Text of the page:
By Veronique de Turenne
IF OTTO O. YANG, MD, IS WEARING A BUTTON- DOWN SHIRT, it’s a good bet that there will be an antique fountain pen clipped in his breast pocket. If so, it likely will be one of the more than 300 that he has collected and restored over the course of 30 years. For a researcher and clinician who examines the world at the cellular level, a love for such old-fashioned writing implements may seem incongruous. But with its form, function and history, the vintage fountain pen reflects a bygone era to which Dr. Yang has been drawn since childhood.
“Ever since I was a kid, I’ve been intrigued by things that are very old,” he says. “I started out in collecting just like a lot of kids do, with stamps and coins and things like that. As I got older, my interest in antiques just grew from there.”
It is an interest that transports him ages away from his day job as a professor of medicine and associate chief of the Division of Infectious Diseases. Over the past two years of the COVID-19 pandemic, the foundation that he laid with his more than two decades of research at UCLA on immune therapies and vaccines against HIV, as well as other viral infections and diseases, has made him a go-to expert on the new coronavirus; since the pandemic was first declared in March 2020, his name has appeared in news stories more than 5,000 times.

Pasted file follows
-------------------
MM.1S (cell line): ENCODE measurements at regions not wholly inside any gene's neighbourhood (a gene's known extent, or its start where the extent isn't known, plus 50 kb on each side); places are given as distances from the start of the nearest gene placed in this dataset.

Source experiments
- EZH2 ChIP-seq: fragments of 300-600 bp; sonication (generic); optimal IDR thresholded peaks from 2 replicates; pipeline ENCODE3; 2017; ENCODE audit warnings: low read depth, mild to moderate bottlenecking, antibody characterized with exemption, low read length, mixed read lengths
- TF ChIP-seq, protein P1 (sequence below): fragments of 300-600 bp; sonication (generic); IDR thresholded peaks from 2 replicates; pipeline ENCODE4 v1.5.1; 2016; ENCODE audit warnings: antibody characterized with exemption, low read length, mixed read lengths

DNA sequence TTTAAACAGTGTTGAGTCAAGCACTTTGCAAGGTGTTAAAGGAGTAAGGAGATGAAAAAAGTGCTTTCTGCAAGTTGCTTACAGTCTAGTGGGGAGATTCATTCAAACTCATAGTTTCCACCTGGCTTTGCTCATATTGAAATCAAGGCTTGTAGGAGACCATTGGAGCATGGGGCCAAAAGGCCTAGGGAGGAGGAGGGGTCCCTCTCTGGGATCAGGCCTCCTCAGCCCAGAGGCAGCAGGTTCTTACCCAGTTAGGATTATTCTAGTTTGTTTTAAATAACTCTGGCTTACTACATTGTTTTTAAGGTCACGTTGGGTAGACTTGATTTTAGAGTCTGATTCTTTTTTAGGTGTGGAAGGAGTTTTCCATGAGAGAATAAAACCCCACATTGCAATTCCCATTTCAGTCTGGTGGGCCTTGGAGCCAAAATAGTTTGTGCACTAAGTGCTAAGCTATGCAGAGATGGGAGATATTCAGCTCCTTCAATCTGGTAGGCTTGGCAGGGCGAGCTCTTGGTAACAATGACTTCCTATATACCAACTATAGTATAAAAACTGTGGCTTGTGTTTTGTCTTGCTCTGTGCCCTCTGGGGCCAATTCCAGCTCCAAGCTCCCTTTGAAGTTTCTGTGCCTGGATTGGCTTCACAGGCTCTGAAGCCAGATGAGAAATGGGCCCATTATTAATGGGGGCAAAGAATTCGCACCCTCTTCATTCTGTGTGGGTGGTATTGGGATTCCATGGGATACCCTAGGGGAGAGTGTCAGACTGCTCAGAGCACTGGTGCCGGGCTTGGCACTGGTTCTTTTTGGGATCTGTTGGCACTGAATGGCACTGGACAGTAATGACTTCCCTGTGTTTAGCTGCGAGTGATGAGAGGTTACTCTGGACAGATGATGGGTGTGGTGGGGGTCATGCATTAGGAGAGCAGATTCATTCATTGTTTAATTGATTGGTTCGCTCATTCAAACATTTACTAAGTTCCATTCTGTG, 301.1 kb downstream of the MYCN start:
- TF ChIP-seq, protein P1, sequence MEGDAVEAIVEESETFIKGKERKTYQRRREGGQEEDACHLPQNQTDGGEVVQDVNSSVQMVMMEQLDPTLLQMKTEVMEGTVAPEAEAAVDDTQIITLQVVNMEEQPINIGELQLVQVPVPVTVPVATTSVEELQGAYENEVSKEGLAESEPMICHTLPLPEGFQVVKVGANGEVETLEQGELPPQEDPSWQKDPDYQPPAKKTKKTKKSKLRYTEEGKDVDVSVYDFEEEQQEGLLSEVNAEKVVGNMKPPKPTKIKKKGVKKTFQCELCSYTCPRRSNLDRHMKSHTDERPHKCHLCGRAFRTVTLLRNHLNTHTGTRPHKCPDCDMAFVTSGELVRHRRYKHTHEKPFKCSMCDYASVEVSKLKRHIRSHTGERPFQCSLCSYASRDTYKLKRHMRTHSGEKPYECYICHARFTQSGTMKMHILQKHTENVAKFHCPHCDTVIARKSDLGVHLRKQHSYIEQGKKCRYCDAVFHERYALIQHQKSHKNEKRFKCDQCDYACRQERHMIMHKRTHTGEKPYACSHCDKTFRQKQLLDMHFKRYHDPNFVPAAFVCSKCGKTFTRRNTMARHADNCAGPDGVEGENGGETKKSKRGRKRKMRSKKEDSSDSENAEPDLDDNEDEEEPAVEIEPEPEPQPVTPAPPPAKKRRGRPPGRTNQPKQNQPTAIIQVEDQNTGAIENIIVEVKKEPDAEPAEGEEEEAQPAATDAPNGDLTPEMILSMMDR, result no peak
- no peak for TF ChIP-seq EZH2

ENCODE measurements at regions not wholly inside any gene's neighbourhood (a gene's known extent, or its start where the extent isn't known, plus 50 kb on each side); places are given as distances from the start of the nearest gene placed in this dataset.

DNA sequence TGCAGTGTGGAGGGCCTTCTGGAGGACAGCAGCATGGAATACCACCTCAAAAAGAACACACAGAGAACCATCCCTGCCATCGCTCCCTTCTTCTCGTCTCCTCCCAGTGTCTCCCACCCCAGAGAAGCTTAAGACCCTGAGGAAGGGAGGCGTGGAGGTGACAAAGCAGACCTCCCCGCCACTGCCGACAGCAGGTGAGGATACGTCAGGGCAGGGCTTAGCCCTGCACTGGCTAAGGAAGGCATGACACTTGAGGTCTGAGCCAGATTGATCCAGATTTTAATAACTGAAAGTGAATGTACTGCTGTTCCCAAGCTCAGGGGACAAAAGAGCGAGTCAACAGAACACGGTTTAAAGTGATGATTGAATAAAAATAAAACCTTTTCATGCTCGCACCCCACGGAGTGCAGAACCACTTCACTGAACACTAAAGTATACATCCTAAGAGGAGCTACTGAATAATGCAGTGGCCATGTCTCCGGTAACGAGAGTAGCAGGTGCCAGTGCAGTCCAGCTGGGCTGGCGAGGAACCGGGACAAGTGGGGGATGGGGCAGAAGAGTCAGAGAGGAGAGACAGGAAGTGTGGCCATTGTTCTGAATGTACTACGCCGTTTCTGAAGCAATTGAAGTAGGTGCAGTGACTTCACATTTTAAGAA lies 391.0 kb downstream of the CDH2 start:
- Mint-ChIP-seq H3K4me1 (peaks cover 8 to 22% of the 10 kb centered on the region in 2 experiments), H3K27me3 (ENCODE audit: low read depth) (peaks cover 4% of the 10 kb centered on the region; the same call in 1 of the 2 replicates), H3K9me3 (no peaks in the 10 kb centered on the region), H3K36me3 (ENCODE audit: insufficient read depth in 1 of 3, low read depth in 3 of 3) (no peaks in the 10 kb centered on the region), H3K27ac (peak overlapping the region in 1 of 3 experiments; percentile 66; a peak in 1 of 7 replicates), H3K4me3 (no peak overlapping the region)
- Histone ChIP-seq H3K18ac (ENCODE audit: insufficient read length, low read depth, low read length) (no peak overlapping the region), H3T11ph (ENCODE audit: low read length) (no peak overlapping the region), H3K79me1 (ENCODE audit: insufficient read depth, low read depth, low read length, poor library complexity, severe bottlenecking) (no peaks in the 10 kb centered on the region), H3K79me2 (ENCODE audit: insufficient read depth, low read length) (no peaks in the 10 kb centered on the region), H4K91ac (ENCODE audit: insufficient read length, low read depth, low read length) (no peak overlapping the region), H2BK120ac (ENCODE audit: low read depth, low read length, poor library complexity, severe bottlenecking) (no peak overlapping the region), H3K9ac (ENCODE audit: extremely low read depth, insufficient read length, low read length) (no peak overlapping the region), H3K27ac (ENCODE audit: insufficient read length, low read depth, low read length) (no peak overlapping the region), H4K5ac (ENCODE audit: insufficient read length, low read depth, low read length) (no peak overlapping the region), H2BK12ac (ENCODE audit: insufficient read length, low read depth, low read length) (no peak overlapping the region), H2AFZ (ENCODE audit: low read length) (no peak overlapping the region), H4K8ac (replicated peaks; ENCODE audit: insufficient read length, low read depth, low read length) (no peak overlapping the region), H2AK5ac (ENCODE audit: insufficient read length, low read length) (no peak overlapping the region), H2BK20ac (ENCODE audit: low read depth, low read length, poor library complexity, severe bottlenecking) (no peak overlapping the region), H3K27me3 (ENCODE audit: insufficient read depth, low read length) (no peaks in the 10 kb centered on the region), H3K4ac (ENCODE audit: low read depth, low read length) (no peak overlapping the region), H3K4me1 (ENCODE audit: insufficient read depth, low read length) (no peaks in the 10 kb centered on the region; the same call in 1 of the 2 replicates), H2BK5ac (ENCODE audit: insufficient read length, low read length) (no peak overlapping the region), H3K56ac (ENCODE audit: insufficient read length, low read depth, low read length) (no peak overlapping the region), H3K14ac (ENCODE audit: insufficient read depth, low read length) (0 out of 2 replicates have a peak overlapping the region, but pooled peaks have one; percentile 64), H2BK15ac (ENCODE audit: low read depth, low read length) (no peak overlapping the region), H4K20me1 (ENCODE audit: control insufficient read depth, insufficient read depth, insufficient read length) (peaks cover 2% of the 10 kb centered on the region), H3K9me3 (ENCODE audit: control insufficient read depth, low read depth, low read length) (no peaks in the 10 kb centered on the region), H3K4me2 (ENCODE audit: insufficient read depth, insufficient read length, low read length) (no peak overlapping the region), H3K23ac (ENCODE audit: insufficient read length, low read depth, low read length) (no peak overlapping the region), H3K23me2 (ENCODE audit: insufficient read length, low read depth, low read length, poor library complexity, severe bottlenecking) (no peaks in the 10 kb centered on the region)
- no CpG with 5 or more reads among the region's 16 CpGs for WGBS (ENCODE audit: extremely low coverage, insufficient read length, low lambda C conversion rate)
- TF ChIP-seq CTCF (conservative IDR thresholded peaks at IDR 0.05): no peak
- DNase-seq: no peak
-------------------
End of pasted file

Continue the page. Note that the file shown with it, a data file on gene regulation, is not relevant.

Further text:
What would become his passion for antique pens began during his medical training when, as a resident at Bellevue Hospital in New York City in 1991, Dr. Yang was browsing a stall in one of the area’s large flea markets and an unusual object caught his eye. Shaped like a small barrel, with a removable cap and a curving triangular tip, it was an antique fountain pen. He purchased it, and the beginning of his remarkable collection was born.
“Antique fountain pens first captured my attention because of the variety of interesting designs, but then I came to appreciate the function as well,” he says. “Early pens, even the fairly inexpensive ones, far outperform many modern fountain pens, which are so expensive and have become status symbols now.”
As his interest in antique pens grew, Dr. Yang narrowed his focus to pens produced from their earliest years to the start of the 20th century. This was an era during which no fewer than 50 different companies were producing pens, almost all of them American, including still-familiar names like Waterman and Parker, but also now-forgotten ones like Conklin. Dr. Yang’s pens range from simple hard-rubber cylinders designed to carry as much ink as possible to elegant Art Nouveau gems encased in twining designs of chased silver.
“These are from very early in the 1900s, when there was a brief period during which pens were highly decorated, almost like jewelry,” he says, showing off a few examples. “You would invest in a fountain pen, and it would be like a wristwatch, something you would keep for years and years. A company in New York brought in craftsmen from Europe who briefly produced ornate hand-made silver- and gold-covered pens for wealthy buyers, but within a few years decorative metal overlays were mass produced. Starting in the ’20s, when plastics became available, the emphasis switched more to colorful designs, and while I do have a few of those, to me they’re not as interesting.”